Snitching in the name of national security

What purpose do 'Terror Tips' hotlines really serve?

David Bebber / Reuters / File
A poster in Victoria's subway station urges ordinary citizens to report suspicious activity. This poster, photographed in March 2004, was posted in the wake of Madrid's train bombings, which claimed 200 lives and injured 1500 people.

“Report Suspicious Activity. 1-800-XXX-XXXX”

“Terror Tips. Call 1-800-XXX-XXXX”

Hmmm… What to make of it?

The War on Terror has been pushed out of the headlines by the war on the financial crisis. Besides, everyone was beginning to see that the war on terror was a fraud. You’re never going to win a war against a tactic. And spending beaucoup money trying to win the hearts and minds of fanatics is a losing proposition.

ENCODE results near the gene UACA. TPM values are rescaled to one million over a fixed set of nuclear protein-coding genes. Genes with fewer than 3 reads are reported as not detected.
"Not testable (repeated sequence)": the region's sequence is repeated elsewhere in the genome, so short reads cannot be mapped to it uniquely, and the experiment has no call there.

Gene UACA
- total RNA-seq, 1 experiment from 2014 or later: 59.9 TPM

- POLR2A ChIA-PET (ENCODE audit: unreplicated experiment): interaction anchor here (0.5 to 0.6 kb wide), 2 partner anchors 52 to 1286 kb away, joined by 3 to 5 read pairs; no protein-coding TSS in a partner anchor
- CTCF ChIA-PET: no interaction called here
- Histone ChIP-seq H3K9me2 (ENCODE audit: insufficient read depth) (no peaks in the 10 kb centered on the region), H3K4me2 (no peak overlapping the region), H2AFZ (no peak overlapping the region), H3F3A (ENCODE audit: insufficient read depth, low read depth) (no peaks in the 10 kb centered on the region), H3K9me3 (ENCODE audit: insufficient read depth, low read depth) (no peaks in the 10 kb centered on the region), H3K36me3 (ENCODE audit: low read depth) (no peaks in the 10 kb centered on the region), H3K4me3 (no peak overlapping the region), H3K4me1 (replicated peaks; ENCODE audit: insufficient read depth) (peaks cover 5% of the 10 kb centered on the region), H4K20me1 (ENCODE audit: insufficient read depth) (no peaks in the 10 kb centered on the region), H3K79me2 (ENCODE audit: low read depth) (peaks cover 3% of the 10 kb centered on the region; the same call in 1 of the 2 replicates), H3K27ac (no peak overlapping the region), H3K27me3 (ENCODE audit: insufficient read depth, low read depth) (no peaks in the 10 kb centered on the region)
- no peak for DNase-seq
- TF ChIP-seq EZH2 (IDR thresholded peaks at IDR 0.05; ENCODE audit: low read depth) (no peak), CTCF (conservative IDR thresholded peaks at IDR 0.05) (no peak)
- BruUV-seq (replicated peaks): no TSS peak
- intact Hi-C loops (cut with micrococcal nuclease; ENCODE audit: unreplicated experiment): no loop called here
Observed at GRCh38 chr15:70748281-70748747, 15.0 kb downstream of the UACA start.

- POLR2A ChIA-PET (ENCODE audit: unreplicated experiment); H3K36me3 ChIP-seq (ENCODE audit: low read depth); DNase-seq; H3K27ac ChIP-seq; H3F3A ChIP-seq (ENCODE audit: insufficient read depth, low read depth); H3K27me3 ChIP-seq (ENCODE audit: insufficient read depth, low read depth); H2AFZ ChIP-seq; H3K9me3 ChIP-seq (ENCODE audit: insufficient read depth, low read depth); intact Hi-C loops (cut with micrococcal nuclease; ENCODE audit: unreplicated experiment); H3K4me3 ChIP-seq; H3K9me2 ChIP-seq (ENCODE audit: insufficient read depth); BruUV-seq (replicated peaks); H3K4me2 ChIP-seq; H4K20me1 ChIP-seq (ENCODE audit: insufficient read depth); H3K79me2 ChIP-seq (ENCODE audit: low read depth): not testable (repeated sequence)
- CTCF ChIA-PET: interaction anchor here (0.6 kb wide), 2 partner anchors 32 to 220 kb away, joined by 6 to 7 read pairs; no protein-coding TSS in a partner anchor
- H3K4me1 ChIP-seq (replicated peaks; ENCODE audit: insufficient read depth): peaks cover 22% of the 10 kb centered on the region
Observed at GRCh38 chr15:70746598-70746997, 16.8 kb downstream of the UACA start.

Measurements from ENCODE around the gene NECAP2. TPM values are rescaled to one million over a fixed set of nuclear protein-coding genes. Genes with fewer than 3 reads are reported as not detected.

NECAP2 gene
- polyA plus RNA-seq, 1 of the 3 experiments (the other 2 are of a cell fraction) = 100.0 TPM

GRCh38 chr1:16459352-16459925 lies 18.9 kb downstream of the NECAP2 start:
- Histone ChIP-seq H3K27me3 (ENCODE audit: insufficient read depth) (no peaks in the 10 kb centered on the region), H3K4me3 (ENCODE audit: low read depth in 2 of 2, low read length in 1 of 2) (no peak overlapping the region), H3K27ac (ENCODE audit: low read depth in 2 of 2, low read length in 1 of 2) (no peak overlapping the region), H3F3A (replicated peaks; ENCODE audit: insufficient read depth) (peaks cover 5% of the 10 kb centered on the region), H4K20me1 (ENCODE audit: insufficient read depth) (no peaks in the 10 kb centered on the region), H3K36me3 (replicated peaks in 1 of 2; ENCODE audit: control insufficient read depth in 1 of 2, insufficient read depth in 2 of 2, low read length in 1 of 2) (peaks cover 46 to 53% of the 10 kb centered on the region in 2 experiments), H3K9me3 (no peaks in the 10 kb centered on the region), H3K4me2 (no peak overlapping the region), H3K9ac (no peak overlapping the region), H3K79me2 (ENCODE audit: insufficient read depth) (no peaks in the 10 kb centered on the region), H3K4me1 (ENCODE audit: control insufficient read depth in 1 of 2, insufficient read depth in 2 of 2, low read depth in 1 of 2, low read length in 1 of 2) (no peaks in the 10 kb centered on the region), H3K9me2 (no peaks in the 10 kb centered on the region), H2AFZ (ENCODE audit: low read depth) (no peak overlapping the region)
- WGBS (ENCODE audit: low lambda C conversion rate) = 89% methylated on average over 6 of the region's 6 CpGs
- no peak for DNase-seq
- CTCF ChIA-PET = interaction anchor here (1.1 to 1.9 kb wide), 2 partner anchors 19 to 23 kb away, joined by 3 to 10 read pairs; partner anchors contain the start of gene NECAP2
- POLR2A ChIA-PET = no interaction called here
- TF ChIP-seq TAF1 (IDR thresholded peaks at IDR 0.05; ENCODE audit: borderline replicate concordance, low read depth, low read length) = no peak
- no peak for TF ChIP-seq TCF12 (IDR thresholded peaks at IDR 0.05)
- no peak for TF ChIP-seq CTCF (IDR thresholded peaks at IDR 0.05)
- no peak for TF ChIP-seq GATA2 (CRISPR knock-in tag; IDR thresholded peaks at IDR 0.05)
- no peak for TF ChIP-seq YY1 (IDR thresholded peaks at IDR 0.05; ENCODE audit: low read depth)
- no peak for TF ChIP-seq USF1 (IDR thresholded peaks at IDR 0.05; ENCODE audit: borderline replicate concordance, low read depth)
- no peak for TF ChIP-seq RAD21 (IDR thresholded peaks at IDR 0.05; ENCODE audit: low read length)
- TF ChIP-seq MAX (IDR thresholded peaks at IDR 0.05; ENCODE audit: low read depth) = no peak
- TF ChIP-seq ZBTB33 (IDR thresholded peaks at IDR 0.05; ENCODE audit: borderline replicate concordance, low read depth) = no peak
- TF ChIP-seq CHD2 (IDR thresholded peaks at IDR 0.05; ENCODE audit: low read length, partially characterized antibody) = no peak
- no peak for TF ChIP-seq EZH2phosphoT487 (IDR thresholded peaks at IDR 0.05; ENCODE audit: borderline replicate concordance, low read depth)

But the war lives on. We have seen these signs at least 10 times in the last three days. They are up over 1-95 and US495 around Washington. What purpose do they serve? Has anyone ever called?

We would have called ourselves…and asked for a tip. But we were afraid of getting on a suspect list.

It is hard to imagine that we will see anything that looks suspicious. First, because terrorists in the Washington area are rarer than honest Congressmen. Second, because they would hardly drive along in pickup trucks wearing Arab headdresses and carrying 55 gallon drums of gasoline in the back. In other words, we wouldn’t see them because they don’t exist and if they did exist they would be the last people to make us suspicious.

We conclude that the advertising is merely to keep the lumpen voters hyped up for war…imagining that they are under attack and that they must pay big money for someone to protect them…and accustomed to snitching on their neighbors in the name of national security.

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